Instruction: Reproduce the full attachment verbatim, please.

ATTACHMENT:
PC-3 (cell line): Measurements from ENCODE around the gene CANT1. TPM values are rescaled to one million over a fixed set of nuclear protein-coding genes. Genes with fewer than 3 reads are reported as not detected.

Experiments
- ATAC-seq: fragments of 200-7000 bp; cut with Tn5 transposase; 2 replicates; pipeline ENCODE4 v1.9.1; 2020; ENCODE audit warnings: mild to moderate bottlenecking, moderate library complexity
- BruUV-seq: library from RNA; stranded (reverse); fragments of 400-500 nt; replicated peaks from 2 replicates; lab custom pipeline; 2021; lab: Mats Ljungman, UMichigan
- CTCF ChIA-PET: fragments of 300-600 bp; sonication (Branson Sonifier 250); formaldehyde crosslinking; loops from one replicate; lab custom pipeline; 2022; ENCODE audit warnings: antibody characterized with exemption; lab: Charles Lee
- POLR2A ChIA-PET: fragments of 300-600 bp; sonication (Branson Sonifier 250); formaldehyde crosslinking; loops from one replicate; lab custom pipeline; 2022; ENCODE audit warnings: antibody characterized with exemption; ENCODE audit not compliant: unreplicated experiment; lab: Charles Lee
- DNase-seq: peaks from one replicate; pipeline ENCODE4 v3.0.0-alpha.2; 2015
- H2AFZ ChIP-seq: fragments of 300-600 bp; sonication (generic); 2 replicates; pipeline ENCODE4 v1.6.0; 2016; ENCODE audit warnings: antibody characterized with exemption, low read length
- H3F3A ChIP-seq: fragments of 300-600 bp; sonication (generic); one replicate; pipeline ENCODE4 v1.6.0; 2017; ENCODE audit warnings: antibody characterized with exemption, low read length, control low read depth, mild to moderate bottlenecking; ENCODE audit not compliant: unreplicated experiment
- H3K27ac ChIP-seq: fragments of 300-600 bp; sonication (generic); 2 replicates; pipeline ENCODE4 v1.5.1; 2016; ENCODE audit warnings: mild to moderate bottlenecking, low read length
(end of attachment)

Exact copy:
PC-3 (cell line): Measurements from ENCODE around the gene CANT1. TPM values are rescaled to one million over a fixed set of nuclear protein-coding genes. Genes with fewer than 3 reads are reported as not detected.

Experiments
- ATAC-seq: fragments of 200-7000 bp; cut with Tn5 transposase; 2 replicates; pipeline ENCODE4 v1.9.1; 2020; ENCODE audit warnings: mild to moderate bottlenecking, moderate library complexity
- BruUV-seq: library from RNA; stranded (reverse); fragments of 400-500 nt; replicated peaks from 2 replicates; lab custom pipeline; 2021; lab: Mats Ljungman, UMichigan
- CTCF ChIA-PET: fragments of 300-600 bp; sonication (Branson Sonifier 250); formaldehyde crosslinking; loops from one replicate; lab custom pipeline; 2022; ENCODE audit warnings: antibody characterized with exemption; lab: Charles Lee
- POLR2A ChIA-PET: fragments of 300-600 bp; sonication (Branson Sonifier 250); formaldehyde crosslinking; loops from one replicate; lab custom pipeline; 2022; ENCODE audit warnings: antibody characterized with exemption; ENCODE audit not compliant: unreplicated experiment; lab: Charles Lee
- DNase-seq: peaks from one replicate; pipeline ENCODE4 v3.0.0-alpha.2; 2015
- H2AFZ ChIP-seq: fragments of 300-600 bp; sonication (generic); 2 replicates; pipeline ENCODE4 v1.6.0; 2016; ENCODE audit warnings: antibody characterized with exemption, low read length
- H3F3A ChIP-seq: fragments of 300-600 bp; sonication (generic); one replicate; pipeline ENCODE4 v1.6.0; 2017; ENCODE audit warnings: antibody characterized with exemption, low read length, control low read depth, mild to moderate bottlenecking; ENCODE audit not compliant: unreplicated experiment
- H3K27ac ChIP-seq: fragments of 300-600 bp; sonication (generic); 2 replicates; pipeline ENCODE4 v1.5.1; 2016; ENCODE audit warnings: mild to moderate bottlenecking, low read length